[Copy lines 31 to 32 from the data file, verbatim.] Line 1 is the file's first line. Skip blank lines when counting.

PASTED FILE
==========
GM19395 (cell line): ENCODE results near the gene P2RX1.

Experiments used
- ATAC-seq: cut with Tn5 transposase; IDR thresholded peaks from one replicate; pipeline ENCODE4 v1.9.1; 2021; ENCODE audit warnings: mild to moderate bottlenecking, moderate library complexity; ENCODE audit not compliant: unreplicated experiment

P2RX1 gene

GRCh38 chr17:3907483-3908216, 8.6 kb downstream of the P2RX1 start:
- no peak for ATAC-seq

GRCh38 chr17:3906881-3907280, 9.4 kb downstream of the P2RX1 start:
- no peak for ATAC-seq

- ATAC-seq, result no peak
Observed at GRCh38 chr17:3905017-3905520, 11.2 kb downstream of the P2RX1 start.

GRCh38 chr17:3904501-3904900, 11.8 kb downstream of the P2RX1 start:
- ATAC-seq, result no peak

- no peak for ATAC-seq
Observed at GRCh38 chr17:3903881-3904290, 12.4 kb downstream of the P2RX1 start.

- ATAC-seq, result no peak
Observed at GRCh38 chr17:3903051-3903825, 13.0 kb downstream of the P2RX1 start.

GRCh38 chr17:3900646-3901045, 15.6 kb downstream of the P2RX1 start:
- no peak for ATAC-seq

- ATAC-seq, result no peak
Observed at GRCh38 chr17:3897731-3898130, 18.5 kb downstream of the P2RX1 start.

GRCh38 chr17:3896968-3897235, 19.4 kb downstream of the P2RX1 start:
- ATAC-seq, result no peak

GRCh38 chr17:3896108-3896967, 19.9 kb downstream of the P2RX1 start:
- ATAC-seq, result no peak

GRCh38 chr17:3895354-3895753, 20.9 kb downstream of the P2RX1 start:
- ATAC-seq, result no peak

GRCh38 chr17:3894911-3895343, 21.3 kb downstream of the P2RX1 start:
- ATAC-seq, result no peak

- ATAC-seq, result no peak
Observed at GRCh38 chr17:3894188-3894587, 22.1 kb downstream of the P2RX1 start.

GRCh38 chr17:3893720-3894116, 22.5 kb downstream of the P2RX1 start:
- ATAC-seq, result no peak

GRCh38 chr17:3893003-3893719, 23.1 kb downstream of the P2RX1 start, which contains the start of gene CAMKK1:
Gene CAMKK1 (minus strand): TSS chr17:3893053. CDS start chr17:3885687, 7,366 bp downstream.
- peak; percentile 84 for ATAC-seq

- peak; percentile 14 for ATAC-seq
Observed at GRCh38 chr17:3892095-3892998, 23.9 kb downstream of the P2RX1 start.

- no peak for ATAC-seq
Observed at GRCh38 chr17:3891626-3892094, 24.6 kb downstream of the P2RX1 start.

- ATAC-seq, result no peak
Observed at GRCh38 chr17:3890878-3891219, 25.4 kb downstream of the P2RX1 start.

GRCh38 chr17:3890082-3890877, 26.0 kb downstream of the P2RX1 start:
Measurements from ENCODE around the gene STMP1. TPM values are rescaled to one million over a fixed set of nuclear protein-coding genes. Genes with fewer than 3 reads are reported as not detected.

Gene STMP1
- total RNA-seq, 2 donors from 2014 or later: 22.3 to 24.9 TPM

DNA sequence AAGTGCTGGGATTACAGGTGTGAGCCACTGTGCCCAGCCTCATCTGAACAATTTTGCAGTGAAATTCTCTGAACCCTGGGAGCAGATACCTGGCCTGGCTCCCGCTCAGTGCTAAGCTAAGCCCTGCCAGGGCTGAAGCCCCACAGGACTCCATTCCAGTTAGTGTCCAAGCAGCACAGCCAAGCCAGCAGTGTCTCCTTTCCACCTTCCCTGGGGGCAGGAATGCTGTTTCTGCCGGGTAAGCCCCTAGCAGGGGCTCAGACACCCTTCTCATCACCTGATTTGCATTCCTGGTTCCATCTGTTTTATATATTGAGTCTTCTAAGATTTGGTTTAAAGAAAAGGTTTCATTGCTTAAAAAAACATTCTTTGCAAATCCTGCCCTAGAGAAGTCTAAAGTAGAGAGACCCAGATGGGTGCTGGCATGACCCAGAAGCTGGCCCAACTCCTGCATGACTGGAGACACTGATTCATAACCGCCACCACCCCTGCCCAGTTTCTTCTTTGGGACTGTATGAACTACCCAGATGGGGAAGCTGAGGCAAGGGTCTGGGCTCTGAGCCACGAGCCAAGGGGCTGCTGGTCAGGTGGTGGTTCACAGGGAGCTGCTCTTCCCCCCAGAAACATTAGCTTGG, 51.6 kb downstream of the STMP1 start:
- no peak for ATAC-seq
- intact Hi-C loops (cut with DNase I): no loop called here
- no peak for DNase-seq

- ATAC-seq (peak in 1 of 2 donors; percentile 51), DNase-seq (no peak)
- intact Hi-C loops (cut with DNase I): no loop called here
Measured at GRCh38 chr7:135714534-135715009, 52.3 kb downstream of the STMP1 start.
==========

GRCh38 chr17:3893720-3894116, 22.5 kb downstream of the P2RX1 start:
- ATAC-seq, result no peak